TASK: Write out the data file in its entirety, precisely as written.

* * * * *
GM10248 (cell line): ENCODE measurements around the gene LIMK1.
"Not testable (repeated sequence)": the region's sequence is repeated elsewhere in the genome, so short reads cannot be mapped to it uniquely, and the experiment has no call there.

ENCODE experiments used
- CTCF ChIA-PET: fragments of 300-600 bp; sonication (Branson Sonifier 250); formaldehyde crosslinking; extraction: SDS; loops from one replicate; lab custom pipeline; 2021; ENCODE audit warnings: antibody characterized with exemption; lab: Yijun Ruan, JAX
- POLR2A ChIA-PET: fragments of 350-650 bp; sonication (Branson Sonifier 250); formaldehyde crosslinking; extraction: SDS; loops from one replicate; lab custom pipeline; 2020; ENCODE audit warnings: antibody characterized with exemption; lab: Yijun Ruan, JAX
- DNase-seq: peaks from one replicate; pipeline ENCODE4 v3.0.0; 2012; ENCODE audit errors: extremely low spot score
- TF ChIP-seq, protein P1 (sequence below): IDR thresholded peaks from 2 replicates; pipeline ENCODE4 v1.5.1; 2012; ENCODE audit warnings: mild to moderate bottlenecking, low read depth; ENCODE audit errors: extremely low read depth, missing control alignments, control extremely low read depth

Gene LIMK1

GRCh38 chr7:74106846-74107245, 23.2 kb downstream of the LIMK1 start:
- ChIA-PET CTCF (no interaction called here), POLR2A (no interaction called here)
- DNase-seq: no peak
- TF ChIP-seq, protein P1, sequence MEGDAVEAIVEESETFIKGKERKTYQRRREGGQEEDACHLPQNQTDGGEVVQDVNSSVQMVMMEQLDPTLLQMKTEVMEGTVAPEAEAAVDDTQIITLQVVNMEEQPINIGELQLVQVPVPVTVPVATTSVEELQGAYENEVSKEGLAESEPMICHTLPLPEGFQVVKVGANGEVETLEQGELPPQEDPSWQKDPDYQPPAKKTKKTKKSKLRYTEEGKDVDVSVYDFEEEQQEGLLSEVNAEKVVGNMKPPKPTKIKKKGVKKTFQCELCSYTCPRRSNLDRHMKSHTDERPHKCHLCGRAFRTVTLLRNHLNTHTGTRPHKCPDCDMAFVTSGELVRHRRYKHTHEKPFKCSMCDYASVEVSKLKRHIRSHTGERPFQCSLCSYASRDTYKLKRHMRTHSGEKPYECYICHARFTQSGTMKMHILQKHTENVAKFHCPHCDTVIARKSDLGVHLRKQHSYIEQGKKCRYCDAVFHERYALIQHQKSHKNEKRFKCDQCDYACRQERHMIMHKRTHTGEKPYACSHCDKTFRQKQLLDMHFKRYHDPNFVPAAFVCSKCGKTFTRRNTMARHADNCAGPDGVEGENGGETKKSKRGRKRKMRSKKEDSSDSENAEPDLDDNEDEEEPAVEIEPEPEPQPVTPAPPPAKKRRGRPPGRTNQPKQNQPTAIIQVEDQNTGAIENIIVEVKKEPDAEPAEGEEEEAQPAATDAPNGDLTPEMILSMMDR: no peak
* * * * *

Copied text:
GM10248 (cell line): ENCODE measurements around the gene LIMK1.
"Not testable (repeated sequence)": the region's sequence is repeated elsewhere in the genome, so short reads cannot be mapped to it uniquely, and the experiment has no call there.

ENCODE experiments used
- CTCF ChIA-PET: fragments of 300-600 bp; sonication (Branson Sonifier 250); formaldehyde crosslinking; extraction: SDS; loops from one replicate; lab custom pipeline; 2021; ENCODE audit warnings: antibody characterized with exemption; lab: Yijun Ruan, JAX
- POLR2A ChIA-PET: fragments of 350-650 bp; sonication (Branson Sonifier 250); formaldehyde crosslinking; extraction: SDS; loops from one replicate; lab custom pipeline; 2020; ENCODE audit warnings: antibody characterized with exemption; lab: Yijun Ruan, JAX
- DNase-seq: peaks from one replicate; pipeline ENCODE4 v3.0.0; 2012; ENCODE audit errors: extremely low spot score
- TF ChIP-seq, protein P1 (sequence below): IDR thresholded peaks from 2 replicates; pipeline ENCODE4 v1.5.1; 2012; ENCODE audit warnings: mild to moderate bottlenecking, low read depth; ENCODE audit errors: extremely low read depth, missing control alignments, control extremely low read depth

Gene LIMK1

GRCh38 chr7:74106846-74107245, 23.2 kb downstream of the LIMK1 start:
- ChIA-PET CTCF (no interaction called here), POLR2A (no interaction called here)
- DNase-seq: no peak
- TF ChIP-seq, protein P1, sequence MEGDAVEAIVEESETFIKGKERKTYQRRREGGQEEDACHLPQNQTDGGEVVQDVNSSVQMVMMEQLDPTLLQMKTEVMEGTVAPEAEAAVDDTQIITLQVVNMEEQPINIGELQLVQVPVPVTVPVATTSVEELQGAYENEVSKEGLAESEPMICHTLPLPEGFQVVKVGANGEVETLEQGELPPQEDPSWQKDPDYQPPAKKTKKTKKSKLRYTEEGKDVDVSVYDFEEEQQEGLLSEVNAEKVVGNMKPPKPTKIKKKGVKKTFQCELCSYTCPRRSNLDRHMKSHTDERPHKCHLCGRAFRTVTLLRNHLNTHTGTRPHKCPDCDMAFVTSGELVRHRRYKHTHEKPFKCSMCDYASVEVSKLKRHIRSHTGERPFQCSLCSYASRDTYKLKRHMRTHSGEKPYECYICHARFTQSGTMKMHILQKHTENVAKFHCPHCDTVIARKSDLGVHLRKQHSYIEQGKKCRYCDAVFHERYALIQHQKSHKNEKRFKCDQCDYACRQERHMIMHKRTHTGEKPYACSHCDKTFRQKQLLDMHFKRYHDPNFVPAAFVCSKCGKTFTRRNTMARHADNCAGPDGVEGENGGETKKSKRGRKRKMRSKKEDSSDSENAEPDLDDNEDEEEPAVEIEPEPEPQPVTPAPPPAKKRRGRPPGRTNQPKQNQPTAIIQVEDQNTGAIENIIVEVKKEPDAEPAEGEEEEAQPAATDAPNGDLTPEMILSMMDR: no peak